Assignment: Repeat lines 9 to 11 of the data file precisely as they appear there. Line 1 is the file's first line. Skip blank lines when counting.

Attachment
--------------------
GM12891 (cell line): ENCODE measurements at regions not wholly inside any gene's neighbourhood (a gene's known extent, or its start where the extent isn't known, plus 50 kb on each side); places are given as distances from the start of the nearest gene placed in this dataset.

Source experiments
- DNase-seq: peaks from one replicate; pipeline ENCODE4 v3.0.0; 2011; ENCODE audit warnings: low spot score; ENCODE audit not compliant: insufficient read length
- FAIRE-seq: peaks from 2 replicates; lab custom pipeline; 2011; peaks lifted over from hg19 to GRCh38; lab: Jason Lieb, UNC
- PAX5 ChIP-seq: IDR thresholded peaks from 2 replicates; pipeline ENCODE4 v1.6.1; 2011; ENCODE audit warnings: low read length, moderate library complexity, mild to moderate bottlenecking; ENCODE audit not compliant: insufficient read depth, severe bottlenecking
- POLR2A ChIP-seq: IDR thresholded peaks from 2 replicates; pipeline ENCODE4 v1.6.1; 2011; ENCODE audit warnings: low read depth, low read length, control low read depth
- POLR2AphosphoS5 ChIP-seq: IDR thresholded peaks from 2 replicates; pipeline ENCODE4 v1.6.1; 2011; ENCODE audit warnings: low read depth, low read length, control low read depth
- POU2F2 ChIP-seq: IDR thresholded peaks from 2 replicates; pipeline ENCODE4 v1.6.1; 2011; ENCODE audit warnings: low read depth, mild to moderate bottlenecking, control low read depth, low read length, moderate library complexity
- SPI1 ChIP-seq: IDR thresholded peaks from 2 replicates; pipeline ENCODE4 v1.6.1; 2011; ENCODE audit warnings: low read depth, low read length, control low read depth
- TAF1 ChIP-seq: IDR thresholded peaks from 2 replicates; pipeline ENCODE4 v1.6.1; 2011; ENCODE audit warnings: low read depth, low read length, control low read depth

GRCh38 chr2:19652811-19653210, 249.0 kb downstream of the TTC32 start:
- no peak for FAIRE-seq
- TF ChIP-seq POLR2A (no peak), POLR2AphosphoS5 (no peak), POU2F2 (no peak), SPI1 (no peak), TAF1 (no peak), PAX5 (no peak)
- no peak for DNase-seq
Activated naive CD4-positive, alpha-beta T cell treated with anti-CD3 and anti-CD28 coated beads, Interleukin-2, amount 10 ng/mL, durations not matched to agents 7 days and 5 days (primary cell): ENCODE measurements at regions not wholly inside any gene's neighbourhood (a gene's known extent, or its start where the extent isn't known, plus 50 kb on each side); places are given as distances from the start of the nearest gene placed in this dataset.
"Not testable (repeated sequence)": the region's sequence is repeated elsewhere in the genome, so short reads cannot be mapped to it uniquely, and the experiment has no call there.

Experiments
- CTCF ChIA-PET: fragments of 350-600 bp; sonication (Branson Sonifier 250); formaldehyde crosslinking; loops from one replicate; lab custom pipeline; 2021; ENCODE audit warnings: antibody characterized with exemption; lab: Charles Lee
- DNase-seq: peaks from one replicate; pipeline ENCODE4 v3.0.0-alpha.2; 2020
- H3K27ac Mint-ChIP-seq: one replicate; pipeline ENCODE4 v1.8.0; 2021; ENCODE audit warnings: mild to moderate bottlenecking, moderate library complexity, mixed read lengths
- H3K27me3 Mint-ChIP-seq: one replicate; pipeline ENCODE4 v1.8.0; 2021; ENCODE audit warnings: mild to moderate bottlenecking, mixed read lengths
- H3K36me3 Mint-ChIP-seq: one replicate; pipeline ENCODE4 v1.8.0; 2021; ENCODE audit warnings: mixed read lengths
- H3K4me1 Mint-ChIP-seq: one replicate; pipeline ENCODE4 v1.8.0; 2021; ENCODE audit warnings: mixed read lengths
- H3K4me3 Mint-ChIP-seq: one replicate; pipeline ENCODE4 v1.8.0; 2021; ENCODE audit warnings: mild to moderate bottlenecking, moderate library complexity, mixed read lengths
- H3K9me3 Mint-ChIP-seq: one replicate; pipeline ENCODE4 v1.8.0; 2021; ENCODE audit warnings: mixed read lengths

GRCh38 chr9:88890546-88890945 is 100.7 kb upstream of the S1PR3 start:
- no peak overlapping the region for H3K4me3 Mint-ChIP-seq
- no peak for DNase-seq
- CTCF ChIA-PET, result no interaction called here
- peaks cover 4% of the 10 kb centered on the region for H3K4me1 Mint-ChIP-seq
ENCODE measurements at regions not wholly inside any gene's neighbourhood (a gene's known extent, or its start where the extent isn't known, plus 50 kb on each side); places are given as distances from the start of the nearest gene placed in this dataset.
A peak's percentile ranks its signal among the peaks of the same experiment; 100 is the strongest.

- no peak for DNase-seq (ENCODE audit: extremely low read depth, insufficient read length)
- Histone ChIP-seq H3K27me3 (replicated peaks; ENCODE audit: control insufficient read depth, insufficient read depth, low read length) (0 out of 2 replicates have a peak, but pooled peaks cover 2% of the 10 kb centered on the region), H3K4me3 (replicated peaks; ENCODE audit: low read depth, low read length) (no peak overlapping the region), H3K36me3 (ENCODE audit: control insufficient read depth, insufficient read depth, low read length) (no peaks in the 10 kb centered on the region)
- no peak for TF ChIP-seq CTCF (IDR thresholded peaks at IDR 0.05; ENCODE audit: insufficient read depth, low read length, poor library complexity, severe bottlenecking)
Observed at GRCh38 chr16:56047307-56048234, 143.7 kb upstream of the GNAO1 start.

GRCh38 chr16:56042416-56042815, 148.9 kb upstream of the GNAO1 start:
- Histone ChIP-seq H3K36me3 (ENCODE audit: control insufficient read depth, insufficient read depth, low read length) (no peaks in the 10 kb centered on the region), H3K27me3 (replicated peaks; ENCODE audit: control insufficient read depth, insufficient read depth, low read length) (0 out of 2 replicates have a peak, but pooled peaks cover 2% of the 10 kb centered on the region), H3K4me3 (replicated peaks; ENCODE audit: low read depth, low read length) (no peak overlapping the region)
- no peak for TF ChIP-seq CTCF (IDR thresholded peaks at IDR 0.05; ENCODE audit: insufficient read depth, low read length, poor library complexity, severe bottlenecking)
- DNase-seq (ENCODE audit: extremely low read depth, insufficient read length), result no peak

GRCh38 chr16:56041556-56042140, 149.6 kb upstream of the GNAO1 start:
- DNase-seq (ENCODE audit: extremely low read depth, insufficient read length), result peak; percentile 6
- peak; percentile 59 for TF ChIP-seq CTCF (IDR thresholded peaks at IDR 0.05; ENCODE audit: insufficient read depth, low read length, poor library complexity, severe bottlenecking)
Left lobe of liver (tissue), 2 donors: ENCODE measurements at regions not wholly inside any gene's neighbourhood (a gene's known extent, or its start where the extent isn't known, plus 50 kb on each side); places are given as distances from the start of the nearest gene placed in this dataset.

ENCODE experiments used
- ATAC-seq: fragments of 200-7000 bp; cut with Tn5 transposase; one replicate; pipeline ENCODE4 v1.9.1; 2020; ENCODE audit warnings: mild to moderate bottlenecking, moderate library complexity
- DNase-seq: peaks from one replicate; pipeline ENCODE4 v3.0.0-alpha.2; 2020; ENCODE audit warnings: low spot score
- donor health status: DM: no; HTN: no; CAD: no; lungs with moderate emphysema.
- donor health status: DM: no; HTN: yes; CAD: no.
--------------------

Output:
- SPI1 ChIP-seq: IDR thresholded peaks from 2 replicates; pipeline ENCODE4 v1.6.1; 2011; ENCODE audit warnings: low read depth, low read length, control low read depth
- TAF1 ChIP-seq: IDR thresholded peaks from 2 replicates; pipeline ENCODE4 v1.6.1; 2011; ENCODE audit warnings: low read depth, low read length, control low read depth

GRCh38 chr2:19652811-19653210, 249.0 kb downstream of the TTC32 start: